Indicates the trend of the current iron status.


RET-He and RET# together let clinicians draw conclusions on both the quality and
quantity of the young RBC fraction.
Is an early marker for disease - earlier than clinical chemistry markers!
Fast and inexpensive!

Using RET-He
RET-He alone gives information on the current bioavailability of iron a low value means iron is
lacking or iron is not bioavailable for erythropoiesis. It is often used together with ferritin a
high or normal ferritin value together with a low RET-He value can suggest functional iron
deficiency while low ferritin values together with low RET-He suggest a classic iron deficiency.
Since ferritin is falsely increased during the acute phase of diseases, inflammation should be
checked, e.g. by CRP.

The reference range for RET-He is approximately 28-35 pg [~1.77-2.22 fmol], below 28 pg [1.77
fmol] is considered iron deficient.

RET-He is used for monitoring erythropoietin (EPO) and/or IV iron therapy. If the value
increases it indicates the therapy is having a positive effect.

Delta-He
While RET-He is a measure of the haemoglobin content in reticulocytes, the research parameter
RBC-He gives information about the haemoglobin content of mature red blood cells. The
research parameter Delta-He is derived from the difference between these two parameters.
Delta-He values above the normal range may indicate an improvement in erythropoiesis, for
example after EPO and/or iron therapy. In contrast, when Delta-He values are below the normal
range for longer periods, this may indicate the onset of an anaemia.
The microcytic (MicroR*) and macrocytic
(MacroR*) red blood cell populations
Red blood cells (RBC) and platelets (PLT) are counted in the RBC/PLT channel using the sheath
flow DC (direct current) detection method. Hydrodynamic focussing is used so that only single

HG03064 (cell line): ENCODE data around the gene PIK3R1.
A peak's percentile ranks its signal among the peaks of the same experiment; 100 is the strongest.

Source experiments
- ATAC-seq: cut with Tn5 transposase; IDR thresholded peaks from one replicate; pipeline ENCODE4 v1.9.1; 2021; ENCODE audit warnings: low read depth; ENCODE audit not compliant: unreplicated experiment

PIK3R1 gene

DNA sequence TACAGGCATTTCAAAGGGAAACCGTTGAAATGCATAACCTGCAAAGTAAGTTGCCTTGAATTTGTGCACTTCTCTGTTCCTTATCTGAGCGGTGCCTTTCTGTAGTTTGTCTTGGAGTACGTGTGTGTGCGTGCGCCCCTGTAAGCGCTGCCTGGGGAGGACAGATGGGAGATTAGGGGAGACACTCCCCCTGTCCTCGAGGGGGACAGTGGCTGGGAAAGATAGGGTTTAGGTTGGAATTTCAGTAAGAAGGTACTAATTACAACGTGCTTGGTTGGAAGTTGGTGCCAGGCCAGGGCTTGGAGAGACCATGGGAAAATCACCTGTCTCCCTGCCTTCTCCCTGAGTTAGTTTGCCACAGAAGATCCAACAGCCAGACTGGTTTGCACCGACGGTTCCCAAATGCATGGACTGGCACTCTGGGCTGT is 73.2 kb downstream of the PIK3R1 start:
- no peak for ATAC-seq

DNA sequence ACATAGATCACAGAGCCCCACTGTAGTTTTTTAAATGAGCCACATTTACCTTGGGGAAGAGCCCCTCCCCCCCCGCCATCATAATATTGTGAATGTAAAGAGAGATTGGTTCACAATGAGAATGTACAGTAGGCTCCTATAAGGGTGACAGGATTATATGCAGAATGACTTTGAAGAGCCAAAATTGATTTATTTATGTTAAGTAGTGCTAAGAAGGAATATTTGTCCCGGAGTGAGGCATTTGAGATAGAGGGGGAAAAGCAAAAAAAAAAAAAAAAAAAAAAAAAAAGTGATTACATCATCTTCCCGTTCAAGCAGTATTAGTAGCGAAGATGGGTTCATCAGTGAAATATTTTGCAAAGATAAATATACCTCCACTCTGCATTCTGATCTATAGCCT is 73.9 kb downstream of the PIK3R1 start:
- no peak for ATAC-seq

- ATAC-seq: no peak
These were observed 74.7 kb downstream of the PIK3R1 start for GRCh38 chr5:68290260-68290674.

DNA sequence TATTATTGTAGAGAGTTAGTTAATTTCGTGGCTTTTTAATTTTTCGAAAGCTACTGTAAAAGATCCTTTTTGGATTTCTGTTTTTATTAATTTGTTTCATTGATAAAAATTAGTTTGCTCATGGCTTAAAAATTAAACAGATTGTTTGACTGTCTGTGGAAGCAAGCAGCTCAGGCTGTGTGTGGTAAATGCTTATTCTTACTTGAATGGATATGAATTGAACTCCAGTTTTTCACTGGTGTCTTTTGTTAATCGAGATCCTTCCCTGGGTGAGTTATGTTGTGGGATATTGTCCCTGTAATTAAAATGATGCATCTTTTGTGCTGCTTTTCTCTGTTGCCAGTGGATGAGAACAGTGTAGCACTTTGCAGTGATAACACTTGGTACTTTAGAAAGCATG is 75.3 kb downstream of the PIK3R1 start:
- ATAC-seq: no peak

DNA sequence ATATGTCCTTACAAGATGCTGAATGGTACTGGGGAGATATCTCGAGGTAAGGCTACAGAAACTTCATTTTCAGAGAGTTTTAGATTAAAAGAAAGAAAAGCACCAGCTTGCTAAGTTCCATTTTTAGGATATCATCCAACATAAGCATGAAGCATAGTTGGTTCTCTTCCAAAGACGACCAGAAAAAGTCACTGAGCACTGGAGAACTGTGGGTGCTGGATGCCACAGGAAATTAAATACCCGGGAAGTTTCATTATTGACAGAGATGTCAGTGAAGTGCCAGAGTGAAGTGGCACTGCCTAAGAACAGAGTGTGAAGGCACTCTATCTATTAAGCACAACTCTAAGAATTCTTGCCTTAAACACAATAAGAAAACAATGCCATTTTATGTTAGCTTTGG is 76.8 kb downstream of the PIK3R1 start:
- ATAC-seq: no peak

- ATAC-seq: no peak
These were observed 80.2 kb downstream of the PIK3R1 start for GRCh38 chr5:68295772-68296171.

cells pass through the detector, and the resulting RBC size distribution shows a nearly Gaussian
distribution. Values for the MicroR and MacroR parameters are obtained from either end of the
RBC histogram. The RBC histograms of samples with microcytic RBC are shifted to the left and
often exhibit a shoulder on the left due to an increase in small RBC. In contrast, samples with
macrocytic RBC generate histograms exhibiting a longer slope on the right. By applying two
distinct discriminators at the lower and upper area of the histogram, a microcytic and a
macrocytic population of red blood cells can be determined, and the resulting parameters reflect
the microcytic (MicroR) and macrocytic RBC (MacroR) as a percentage of all red blood cells.
In certain diseases (for example, in myelodysplastic syndrome), patients may have an MCV
value that is within the reference range despite having an increased MicroR or MacroR. The
parameters MicroR and MacroR are therefore useful to narrow down the possible causes of
anaemia.

Figure: Microcytic RBC (MicroR, upper panel) and macrocytic RBC (MacroR, lower panel) in
the RBC histogram

*The parameters MicroR and MacroR are research parameters on XN-Series analysers and part
of the complete blood count (CBC). On the X-Class analysers XT-4000i and XE-5000 they are
named %MicroR and %MacroR. Research parameters should not be used for in vitro
diagnostics.
Percentage of hypo-haemoglobinised red cells
(HYPO-He*) and hyper-haemoglobinised red
cells (HYPER-He*)
HYPO-He and HYPER-He are parameters analysed in the reticulocyte (RET) channel. They are
derived from the haemoglobin content of all mature RBC (RBC-He), which can be calculated
based on the high-angle forward scatter (FSC). The FSC signal is converted into picograms (pg)
using a proprietary algorithm and in healthy individuals the resulting RBC-He value is
comparable to the mean corpuscular haemoglobin (MCH) value, which is calculated using the
HGB and RBC parameters that are measured as part of a complete blood count (CBC) by the
HGB and RBC/PLT channels in Sysmex instruments. Subsequently, this RBC-He value is used
to determine HYPO-He and HYPER-He: HYPO-He is the percentage of RBC with cellular
haemoglobin content lower than 17 pg, whereas HYPER-He is the percentage of RBC with
cellular haemoglobin content higher than 49 pg. While mature RBC are separated from immature
cells in the RET scattergram based on fluorescence intensity (which is directly proportional to